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What Type Of Shareholder Owns Clearwater Seafoods Incorporated's (TSE:CLR)?

Simply Wall St

A look at the shareholders of Clearwater Seafoods Incorporated (TSE:CLR) can tell us which group is most powerful. Insiders often own a large chunk of younger, smaller, companies while huge companies tend to have institutions as shareholders. Warren Buffett said that he likes 'a business with enduring competitive advantages that is run by able and owner-oriented people'. So it's nice to see some insider ownership, because it may suggest that management is owner-oriented.

With a market capitalization of CA$360m, Clearwater Seafoods is a small cap stock, so it might not be well known by many institutional investors. In the chart below below, we can see that institutional investors have not yet purchased much of the company. We can zoom in on the different ownership groups, to learn more about CLR.

View our latest analysis for Clearwater Seafoods

TSX:CLR Ownership Summary, September 26th 2019

What Does The Institutional Ownership Tell Us About Clearwater Seafoods?

Institutional investors commonly compare their own returns to the returns of a commonly followed index. So they generally do consider buying larger companies that are included in the relevant benchmark index.

Since institutions own under 5% of Clearwater Seafoods, many may not have spent much time considering the stock. But it's clear that some have; and they liked it enough to buy in. So if the company itself can improve over time, we may well see more institutional buyers in the future. When multiple institutional investors want to buy shares, we often see a rising share price. The past revenue trajectory (shown below) can be an indication of future growth, but there are no guarantees.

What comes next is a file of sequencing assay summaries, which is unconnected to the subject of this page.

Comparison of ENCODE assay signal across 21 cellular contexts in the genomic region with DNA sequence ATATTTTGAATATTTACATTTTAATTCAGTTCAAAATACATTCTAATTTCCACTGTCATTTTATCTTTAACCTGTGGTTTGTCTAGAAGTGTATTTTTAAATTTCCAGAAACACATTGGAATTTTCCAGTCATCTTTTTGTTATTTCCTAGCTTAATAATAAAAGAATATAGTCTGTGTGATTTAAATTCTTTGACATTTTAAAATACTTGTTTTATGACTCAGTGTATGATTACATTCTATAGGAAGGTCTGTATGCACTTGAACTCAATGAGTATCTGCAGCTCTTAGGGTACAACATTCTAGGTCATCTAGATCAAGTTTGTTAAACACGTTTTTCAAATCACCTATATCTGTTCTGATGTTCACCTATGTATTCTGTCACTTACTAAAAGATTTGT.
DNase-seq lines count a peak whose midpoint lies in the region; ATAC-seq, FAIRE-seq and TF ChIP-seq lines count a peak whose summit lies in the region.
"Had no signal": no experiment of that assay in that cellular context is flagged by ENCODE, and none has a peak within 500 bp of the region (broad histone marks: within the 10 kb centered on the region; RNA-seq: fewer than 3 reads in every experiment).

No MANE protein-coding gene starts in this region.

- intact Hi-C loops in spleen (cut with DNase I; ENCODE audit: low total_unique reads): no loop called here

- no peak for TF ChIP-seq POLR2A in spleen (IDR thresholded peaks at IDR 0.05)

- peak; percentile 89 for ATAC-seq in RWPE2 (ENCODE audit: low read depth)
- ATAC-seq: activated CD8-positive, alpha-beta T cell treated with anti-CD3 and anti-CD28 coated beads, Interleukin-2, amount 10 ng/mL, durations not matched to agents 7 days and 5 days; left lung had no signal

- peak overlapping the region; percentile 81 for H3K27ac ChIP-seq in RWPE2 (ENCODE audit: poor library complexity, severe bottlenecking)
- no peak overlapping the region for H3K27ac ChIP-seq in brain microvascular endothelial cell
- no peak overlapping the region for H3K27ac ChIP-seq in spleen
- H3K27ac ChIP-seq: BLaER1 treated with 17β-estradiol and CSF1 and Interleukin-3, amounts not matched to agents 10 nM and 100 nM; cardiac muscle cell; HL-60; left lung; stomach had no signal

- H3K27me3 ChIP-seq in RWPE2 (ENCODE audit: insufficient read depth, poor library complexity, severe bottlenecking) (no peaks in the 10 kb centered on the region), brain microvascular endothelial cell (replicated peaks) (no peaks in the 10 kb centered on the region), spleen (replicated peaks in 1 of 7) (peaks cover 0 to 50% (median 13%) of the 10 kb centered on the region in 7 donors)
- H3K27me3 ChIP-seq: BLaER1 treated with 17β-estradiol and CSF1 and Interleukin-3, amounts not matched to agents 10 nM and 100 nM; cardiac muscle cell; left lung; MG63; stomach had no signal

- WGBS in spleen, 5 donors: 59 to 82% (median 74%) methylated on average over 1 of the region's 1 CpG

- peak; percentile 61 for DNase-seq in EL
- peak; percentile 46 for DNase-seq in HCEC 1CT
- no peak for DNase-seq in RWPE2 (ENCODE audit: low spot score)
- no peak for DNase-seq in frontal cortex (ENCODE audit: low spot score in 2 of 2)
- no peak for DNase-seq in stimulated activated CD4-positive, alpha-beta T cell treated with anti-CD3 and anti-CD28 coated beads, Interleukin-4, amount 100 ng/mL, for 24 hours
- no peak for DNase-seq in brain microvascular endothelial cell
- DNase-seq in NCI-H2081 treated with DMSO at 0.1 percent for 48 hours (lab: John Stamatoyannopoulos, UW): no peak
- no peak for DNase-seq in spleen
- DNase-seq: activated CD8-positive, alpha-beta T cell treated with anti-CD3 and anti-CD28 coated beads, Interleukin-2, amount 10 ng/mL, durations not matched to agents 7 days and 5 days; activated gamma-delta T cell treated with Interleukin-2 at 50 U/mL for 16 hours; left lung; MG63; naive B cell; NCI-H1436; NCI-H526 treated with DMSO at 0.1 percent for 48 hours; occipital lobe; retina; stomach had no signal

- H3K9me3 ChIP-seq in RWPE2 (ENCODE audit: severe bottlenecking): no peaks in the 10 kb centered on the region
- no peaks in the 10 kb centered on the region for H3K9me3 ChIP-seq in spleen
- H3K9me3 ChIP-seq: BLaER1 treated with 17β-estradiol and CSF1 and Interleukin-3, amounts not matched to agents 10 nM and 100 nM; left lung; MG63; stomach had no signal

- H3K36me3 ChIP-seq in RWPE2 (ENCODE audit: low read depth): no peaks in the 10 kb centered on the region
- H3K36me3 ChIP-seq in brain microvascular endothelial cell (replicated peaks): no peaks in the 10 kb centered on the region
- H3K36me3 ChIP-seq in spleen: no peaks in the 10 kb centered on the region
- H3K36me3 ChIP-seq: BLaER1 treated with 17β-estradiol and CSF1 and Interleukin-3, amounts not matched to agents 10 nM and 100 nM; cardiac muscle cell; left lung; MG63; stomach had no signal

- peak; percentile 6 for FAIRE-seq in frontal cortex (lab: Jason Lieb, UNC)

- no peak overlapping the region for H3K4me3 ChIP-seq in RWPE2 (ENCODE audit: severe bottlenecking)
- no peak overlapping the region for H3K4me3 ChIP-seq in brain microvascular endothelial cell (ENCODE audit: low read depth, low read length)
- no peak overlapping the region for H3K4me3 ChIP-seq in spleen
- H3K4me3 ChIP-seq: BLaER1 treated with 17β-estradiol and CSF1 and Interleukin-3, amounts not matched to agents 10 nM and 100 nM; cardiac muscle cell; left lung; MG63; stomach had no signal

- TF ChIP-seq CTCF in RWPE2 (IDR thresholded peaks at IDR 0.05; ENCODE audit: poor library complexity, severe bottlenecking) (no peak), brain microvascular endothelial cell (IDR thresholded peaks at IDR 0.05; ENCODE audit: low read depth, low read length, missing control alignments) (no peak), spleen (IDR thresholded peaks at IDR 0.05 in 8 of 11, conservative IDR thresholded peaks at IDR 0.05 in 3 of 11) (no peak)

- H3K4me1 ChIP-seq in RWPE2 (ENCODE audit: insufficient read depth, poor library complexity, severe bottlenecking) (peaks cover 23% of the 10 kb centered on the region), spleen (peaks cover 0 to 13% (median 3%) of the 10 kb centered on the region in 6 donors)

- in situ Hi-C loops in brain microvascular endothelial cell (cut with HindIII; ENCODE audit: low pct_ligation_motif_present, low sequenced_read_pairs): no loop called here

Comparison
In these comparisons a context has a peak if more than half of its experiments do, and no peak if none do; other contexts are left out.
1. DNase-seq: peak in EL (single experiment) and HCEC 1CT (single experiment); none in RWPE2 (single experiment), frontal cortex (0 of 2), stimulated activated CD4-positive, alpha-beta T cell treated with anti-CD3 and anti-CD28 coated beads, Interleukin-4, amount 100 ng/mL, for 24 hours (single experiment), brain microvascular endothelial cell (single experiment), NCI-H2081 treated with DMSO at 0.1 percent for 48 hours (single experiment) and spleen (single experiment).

TSX:CLR Income Statement, September 26th 2019

We note that hedge funds don't have a meaningful investment in Clearwater Seafoods. Quite a few analysts cover the stock, so you could look into forecast growth quite easily.

Insider Ownership Of Clearwater Seafoods

The definition of an insider can differ slightly between different countries, but members of the board of directors always count. The company management answer to the board; and the latter should represent the interests of shareholders. Notably, sometimes top-level managers are on the board, themselves.

Insider ownership is positive when it signals leadership are thinking like the true owners of the company. However, high insider ownership can also give immense power to a small group within the company. This can be negative in some circumstances.

Our most recent data indicates that insiders own a reasonable proportion of Clearwater Seafoods Incorporated. It has a market capitalization of just CA$360m, and insiders have CA$43m worth of shares in their own names. It is great to see insiders so invested in the business. It might be worth checking if those insiders have been buying recently.

General Public Ownership

With a 11% ownership, the general public have some degree of sway over CLR. While this size of ownership may not be enough to sway a policy decision in their favour, they can still make a collective impact on company policies.

Private Company Ownership

Our data indicates that Private Companies hold 72%, of the company's shares. It's hard to draw any conclusions from this fact alone, so its worth looking into who owns those private companies. Sometimes insiders or other related parties have an interest in shares in a public company through a separate private company.

Next Steps:

I find it very interesting to look at who exactly owns a company. But to truly gain insight, we need to consider other information, too.

I always like to check for a history of revenue growth. You can too, by accessing this free chart of historic revenue and earnings in this detailed graph.

If you would prefer discover what analysts are predicting in terms of future growth, do not miss this free report on analyst forecasts.

NB: Figures in this article are calculated using data from the last twelve months, which refer to the 12-month period ending on the last date of the month the financial statement is dated. This may not be consistent with full year annual report figures.

We aim to bring you long-term focused research analysis driven by fundamental data. Note that our analysis may not factor in the latest price-sensitive company announcements or qualitative material.

If you spot an error that warrants correction, please contact the editor at editorial-team@simplywallst.com. This article by Simply Wall St is general in nature. It does not constitute a recommendation to buy or sell any stock, and does not take account of your objectives, or your financial situation. Simply Wall St has no position in the stocks mentioned. Thank you for reading.